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Law360 (April 9, 2020, 7:53 PM EDT) -- Eight of the world's biggest tech companies have donated money for novel coronavirus pandemic relief that equals just 22 cents for every dollar they stashed in offshore tax havens before the U.S. tax overhaul, an advocacy group charged Thursday.
The calculation is based on cash and in-kind donations totaling $1.2 billion as reported by the American tech giants — Apple, Google, Facebook, Cisco Systems, Adobe, Intel, Microsoft and Nvidia — to counter the impact of the pandemic, according to Tax Watch UK. The group describes itself as an investigative think tank that researches tax strategies used by companies and wealthy individuals.
Accounting for more than 50% of the aggregate donation is a package of more than $800 million that Google and its holding company, Alphabet Inc., announced March 27. This included $250 million in advertising grants to the World Health Organization and other public bodies, a $200 investment fund to back nongovernmental organizations and financial institutions, $340 million in Google Ads credits for small businesses' banking needs and $20 million in Google Cloud credits for academic institutions.
At the other end of the spectrum was Nvidia Corp.'s offer of 90 days of free genome-analysis software for scientists researching a vaccine for COVID-19, the respiratory disease caused by the coronavirus.
"These donations are peanuts compared to the amount of money these companies have squirreled away in tax havens over the years, depriving governments of tax revenues," the group's analysis said.
Tax Watch UK suggested that public health services around the world would be better served "if tech companies simply paid their taxes in normal times rather than relying on handouts in a crisis."
The data shows that tech companies have donated less than a quarter of 1% of the profits they accumulated in tax havens to the global coronavirus response, George Turner, Tax Watch UK director, said in a statement accompanying the analysis.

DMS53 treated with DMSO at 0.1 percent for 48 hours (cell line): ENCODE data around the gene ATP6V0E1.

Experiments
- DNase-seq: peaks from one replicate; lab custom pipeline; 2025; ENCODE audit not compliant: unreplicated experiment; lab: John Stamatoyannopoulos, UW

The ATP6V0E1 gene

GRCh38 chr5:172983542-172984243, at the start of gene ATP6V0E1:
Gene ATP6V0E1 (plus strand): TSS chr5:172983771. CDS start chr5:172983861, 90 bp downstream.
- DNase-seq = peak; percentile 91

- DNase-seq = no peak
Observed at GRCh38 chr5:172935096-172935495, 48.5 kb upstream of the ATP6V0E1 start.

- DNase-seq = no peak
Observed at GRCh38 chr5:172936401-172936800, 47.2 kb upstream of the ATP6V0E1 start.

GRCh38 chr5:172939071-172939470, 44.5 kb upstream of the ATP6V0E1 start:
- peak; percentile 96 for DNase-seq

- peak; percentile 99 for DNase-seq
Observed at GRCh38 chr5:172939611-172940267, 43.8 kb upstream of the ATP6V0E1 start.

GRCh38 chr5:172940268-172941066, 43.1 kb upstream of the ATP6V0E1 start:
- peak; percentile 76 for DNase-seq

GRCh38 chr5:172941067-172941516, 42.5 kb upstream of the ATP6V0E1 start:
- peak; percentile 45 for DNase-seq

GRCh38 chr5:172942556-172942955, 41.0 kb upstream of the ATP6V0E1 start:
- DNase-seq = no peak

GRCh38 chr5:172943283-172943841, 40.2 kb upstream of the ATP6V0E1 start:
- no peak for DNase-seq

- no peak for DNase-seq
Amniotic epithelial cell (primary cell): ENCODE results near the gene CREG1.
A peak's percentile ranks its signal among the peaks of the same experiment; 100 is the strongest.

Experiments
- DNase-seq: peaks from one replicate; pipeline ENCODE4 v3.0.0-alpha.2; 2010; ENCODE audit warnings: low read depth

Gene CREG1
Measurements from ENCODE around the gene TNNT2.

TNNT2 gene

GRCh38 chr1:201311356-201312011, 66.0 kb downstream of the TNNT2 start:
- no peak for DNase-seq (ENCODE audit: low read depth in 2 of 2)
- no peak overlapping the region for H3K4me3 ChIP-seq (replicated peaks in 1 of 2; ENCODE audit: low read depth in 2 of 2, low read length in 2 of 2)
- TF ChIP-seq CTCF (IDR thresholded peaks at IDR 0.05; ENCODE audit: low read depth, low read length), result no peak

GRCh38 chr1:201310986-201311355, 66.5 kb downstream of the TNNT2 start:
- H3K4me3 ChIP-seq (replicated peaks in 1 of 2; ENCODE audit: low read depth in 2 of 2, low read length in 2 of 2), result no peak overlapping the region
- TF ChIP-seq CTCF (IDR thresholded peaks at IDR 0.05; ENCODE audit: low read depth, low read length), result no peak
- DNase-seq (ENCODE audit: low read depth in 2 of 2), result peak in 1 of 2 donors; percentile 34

"Any donation is of course valuable and welcome, but these figures do highlight that health services around the world would be better served if tech companies simply paid their taxes in normal times," he said.
The data highlights the need for governments to continue efforts to overhaul the international tax system and ensure that tech companies can no longer avoid paying taxes in countries where their profits are made, according to Turner.
The analysis pointed out that many big tech players aren't experiencing the same harsh economic conditions faced by other industries during the pandemic as a result of rules limiting or banning public gatherings.
With stores forced to close, retailers that can move online have done so, to the benefit of internet ad behemoths Google and Facebook, Tax Watch UK said. A massive shift to people working from home helps Microsoft, while online marketplaces have realized huge increases in traffic, the analysis said, citing a March 16 announcement that Amazon.com will hire 100,000 extra workers in the U.S. to handle a surge in pandemic-driven demand.
Tax Watch UK said its review of U.S. companies' regulatory filings has shown that the profits they accumulated in tax havens were earned abroad. Before the Tax Cuts and Jobs Act was enacted in late 2017, the analysis noted, foreign earnings in cash could be transferred to the U.S. only at the standard federal corporate tax rate of 35%. The law cut that rate to 21%.
The group's analysis drew on a study — derived from U.S. regulatory filings — by the Institute on Taxation and Economic Policy that found that Microsoft, Apple, Alphabet, Facebook, Cisco Systems, Adobe, Intel and Nvidia held a total of $571 billion in offshore tax havens as of 2017.
Tax Watch UK said it had contacted all eight of the companies in its analysis but that they either didn't respond or declined to comment.
None of the companies could immediately comment to Law360, but representatives of Alphabet and Microsoft said they were looking into the matter.
Tax Watch UK didn't immediately respond to a request for comment about other tech industry-related responses to the pandemic, such as Tuesday's pledge from Twitter Inc. CEO Jack Dorsey to fund $1 billion in charitable causes, including coronavirus relief. According to Dorsey, the money will come from his shares in financial-tech provider Square Inc., which he also co-founded and runs.
--Editing by Neil Cohen.
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